Thursday's blast came hours after John Negroponte, the visiting US deputy secretary of state, met Pervez Musharraf, Pakistan's president, in Islamabad.
 
After meeting Negroponte, Musharraf reaffirmed "Pakistan's firm resolve to fight extremism and terrorism".
 

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Negroponte led a delegation aimed at developing long-term business, energy, education and defence ties with Pakistan, but he was also accompanied by Dell Dailey, US ambassador at large and counter-terrorism co-ordinator.
 
The bombing was the latest in a series of attacks targeting Pakistan's army.
 
Major-General Waheed Arshad, an army spokesman, said that 15 soldiers were killed and 11 wounded, some seriously.
 
The Tarbela facility, about 100km south of the capital, Islamabad, is the headquarters of a counter-terrorism quick reaction force.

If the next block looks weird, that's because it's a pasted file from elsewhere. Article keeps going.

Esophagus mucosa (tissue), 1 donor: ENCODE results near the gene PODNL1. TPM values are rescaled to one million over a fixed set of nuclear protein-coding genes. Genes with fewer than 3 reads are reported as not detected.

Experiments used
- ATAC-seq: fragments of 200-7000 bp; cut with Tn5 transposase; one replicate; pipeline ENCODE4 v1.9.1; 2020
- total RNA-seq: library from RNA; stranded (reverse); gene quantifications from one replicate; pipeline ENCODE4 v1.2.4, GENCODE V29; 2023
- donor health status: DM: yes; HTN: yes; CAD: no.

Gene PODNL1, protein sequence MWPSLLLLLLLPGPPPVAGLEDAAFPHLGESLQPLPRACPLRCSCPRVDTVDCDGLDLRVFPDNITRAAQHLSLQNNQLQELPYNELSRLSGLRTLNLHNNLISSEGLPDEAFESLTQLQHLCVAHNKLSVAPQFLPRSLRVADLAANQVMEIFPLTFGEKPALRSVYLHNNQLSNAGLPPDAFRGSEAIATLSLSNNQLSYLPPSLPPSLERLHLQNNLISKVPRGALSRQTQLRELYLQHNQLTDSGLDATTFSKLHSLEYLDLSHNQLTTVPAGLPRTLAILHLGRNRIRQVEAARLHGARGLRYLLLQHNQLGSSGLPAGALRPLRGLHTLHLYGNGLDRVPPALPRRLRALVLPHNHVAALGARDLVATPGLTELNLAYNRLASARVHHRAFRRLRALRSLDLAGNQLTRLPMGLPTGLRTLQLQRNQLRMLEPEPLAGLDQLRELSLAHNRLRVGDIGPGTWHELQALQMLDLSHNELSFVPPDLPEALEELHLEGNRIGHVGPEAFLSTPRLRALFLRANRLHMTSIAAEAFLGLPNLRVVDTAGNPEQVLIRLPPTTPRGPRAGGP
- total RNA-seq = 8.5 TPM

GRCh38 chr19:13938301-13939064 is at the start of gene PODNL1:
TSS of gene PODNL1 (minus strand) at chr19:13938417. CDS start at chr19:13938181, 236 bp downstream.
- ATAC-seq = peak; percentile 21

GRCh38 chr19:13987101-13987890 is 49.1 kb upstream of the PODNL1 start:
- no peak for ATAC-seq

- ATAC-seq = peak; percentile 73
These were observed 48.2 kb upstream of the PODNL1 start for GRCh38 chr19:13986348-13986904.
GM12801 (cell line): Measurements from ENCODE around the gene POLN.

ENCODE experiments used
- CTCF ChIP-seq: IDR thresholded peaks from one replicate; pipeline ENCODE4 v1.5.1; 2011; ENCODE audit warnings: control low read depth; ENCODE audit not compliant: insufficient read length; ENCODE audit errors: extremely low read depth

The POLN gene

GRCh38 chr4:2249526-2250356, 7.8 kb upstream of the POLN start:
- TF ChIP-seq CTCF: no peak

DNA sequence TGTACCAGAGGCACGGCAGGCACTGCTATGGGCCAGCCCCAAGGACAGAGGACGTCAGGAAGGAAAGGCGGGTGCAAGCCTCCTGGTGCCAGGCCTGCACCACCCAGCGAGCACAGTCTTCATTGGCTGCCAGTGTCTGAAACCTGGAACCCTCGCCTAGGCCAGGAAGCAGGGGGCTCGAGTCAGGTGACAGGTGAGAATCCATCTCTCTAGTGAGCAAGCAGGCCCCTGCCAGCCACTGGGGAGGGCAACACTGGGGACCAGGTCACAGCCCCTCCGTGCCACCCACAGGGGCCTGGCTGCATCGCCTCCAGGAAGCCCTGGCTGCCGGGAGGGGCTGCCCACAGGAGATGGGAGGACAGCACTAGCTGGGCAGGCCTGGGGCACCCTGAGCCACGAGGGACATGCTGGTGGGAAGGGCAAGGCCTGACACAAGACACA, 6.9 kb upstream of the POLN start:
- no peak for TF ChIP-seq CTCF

Two security officials speaking on condition of anonymity said the bomber rammed an explosives-laden vehicle into a canteen where dozens of soldiers were eating.
 
The victims belonged to the army's Karar commando group, which has participated in operations against Islamic fighters in various parts of the country, they said.
 
The group took part in the army raid against pro-Taliban fighters in Islamabad's Red mosque in July that left over 100 dead and triggered a spate of reprisal attacks against security forces, Geo reported.
 
Karachi attack
 
Meanwhile, armed men on motorcycles killed at least six people when they attacked a bus in the southern city of Karachi with a hand grenade and gunfire.
 
 Four of the dead on the bus were from the 
student wing of Jamaat-i-Islami [AFP]
Four of the dead were from the Islami Jamiat Tulaba (IJT), the student wing of the Jamaat-i-Islami party.
 
Mohammed Danish, a spokesman for the IJT, blamed the rival Mutahida Qami Movement (MQM) for the attack, although he did not offer any evidence to back up his claim. MQM mainly represents Urdu-speaking migrants in Karachi.
 
Jamaat-i-Islami is Pakistan's largest Islamic party. Azhar Faruqi, the city's police chief, called the attack an "act of terrorism" but provided no further details.